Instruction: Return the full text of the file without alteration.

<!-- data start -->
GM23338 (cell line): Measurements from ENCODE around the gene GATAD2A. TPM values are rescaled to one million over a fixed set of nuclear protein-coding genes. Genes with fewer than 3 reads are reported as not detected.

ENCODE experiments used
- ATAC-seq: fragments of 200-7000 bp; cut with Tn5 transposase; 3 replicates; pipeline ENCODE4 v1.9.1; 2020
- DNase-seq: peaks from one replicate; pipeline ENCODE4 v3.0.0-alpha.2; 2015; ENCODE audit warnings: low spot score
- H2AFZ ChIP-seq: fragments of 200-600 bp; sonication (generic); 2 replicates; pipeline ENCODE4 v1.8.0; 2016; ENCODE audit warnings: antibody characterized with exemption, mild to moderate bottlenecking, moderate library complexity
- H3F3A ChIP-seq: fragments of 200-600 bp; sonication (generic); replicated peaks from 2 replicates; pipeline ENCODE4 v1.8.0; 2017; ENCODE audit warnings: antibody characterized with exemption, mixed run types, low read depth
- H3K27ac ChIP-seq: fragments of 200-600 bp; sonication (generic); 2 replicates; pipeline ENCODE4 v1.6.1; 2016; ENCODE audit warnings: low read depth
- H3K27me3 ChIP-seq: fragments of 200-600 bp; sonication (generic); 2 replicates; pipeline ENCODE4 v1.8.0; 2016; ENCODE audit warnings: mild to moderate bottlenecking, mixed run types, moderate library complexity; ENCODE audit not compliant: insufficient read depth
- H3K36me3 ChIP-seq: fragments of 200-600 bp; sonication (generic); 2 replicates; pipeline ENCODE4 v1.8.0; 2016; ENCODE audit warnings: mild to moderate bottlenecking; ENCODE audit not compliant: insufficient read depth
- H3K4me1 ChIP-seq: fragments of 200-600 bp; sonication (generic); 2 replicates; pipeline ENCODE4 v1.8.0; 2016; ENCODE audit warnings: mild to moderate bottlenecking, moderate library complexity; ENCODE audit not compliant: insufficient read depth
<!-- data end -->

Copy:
GM23338 (cell line): Measurements from ENCODE around the gene GATAD2A. TPM values are rescaled to one million over a fixed set of nuclear protein-coding genes. Genes with fewer than 3 reads are reported as not detected.

ENCODE experiments used
- ATAC-seq: fragments of 200-7000 bp; cut with Tn5 transposase; 3 replicates; pipeline ENCODE4 v1.9.1; 2020
- DNase-seq: peaks from one replicate; pipeline ENCODE4 v3.0.0-alpha.2; 2015; ENCODE audit warnings: low spot score
- H2AFZ ChIP-seq: fragments of 200-600 bp; sonication (generic); 2 replicates; pipeline ENCODE4 v1.8.0; 2016; ENCODE audit warnings: antibody characterized with exemption, mild to moderate bottlenecking, moderate library complexity
- H3F3A ChIP-seq: fragments of 200-600 bp; sonication (generic); replicated peaks from 2 replicates; pipeline ENCODE4 v1.8.0; 2017; ENCODE audit warnings: antibody characterized with exemption, mixed run types, low read depth
- H3K27ac ChIP-seq: fragments of 200-600 bp; sonication (generic); 2 replicates; pipeline ENCODE4 v1.6.1; 2016; ENCODE audit warnings: low read depth
- H3K27me3 ChIP-seq: fragments of 200-600 bp; sonication (generic); 2 replicates; pipeline ENCODE4 v1.8.0; 2016; ENCODE audit warnings: mild to moderate bottlenecking, mixed run types, moderate library complexity; ENCODE audit not compliant: insufficient read depth
- H3K36me3 ChIP-seq: fragments of 200-600 bp; sonication (generic); 2 replicates; pipeline ENCODE4 v1.8.0; 2016; ENCODE audit warnings: mild to moderate bottlenecking; ENCODE audit not compliant: insufficient read depth
- H3K4me1 ChIP-seq: fragments of 200-600 bp; sonication (generic); 2 replicates; pipeline ENCODE4 v1.8.0; 2016; ENCODE audit warnings: mild to moderate bottlenecking, moderate library complexity; ENCODE audit not compliant: insufficient read depth